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I've coded linear-elastic and neohookean VUMATs that start with the deformation gradient [F]. I've been using [F] because my linear elasticity model is based on the strain measure [E] = ln [V].
These models have been successfully tested in single-element simulations. However, at long integration times, interesting numerical stability problems start to occur. I wonder, could this be a consequence of starting with the [F] rather than with the right symmetric stretch tensor [U], as suggested in the ABAQUS User's guide?
Ordinarily, I'd think not, one should follow from the other, but I seem to be encountering a case where a small perturbation is growing in an unbounded way, leading to aphysical displacements in the result (after a deformation and recovery event).
Here are few comments/suggestions:
:arrow: It is typically recommended to use the tensor U instead of F when coding a VUMAT. The simple reason for this is that it is easier since that way the rotations will be correctly accounted for. If you use the tensor F then you need to make sure that you do the appropriate rotations.
:arrow: Do you see the numerical instabilities also for simple uniaxial tension?
:arrow: Do you see the numerical instabilities at the same time for both single precision and double precision runs?
:arrow: Is it possible that the instabilities are due to numerical round-off issues and not F vs. U?
:arrow: Have you verified that you implementation works for a case with finite rotations such as simple shear?
Best of luck,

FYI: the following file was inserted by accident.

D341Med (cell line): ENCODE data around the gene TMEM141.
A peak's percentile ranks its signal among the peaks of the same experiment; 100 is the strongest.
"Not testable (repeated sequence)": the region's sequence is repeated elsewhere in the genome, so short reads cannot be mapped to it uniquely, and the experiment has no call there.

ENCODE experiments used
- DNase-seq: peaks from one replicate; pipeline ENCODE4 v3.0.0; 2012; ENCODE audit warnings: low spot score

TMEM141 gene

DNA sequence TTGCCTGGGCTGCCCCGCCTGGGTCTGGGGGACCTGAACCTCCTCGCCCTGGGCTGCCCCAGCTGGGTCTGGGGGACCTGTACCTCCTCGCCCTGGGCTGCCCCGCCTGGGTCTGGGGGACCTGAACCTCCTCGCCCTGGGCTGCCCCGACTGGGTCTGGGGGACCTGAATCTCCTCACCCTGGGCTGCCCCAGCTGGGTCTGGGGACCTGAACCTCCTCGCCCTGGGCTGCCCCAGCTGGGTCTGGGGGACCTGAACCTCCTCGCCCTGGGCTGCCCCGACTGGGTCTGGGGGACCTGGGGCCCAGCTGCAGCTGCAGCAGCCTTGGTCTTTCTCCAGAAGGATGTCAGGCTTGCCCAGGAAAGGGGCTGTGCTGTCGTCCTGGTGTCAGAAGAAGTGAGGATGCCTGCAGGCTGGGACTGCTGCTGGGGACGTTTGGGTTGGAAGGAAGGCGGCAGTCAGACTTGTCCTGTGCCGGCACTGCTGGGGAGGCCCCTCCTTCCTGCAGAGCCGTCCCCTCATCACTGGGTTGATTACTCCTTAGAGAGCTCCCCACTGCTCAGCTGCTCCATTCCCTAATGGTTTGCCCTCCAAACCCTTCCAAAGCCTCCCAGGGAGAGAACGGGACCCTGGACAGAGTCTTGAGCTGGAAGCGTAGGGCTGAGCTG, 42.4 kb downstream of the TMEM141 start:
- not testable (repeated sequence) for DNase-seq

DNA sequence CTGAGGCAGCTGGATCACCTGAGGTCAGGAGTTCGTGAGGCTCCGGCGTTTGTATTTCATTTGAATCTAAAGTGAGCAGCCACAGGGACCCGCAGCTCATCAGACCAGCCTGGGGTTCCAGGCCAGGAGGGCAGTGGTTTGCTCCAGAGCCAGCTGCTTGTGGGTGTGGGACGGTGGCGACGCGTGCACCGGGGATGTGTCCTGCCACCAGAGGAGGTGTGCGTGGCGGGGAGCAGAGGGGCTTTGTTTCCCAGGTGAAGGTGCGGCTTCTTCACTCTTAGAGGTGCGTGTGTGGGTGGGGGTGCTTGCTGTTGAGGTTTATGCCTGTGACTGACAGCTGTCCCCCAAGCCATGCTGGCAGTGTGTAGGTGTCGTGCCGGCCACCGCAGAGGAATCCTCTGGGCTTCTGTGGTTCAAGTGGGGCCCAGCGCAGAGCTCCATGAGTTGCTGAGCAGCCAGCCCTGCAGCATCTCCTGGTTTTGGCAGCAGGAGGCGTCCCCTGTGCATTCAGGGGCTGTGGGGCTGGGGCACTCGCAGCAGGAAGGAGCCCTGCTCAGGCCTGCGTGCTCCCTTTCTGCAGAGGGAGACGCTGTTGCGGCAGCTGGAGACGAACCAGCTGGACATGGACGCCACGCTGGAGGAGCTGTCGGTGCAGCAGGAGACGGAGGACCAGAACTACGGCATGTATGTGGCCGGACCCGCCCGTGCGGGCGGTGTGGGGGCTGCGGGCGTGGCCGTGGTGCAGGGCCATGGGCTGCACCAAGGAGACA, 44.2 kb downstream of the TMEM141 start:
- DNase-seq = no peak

Many thanks for these ideas. The model is indeed accurate and numerically stable for uniaxial and simple shear trial cases. I like your thoughts about double precision/roundoff error - I was worried about small (but nonzero) perturbations propagating through the solution. I think I'll give the dp version a try.
Okay, maybe the last bullet was most important.
I included in my "test cases" a larger simple shear numerical experiment, and the whole thing fell apart. The lesson here seems to be that I am indeed having a problem when finite rotations are present.
The trouble is, most of my stress formulations have been in the left-symmetric matrices (i.e., V and B), rather than in U, which ABAQUS provides directly. I thought I was doing a decent job of getting V from F by finding the eigenvalues through Jacobi iteration, but I must be missing something.
Rats - it turns out my problem was even more basic than that. Let this be a warning to those using VUMATs in ABAQUS where large rotations may occur- you will probably need to rotate your stress tensor, as ABAQUS requires that "the constitutive model is defined in a corotational coordinate system in which the basis system rotates with the material".
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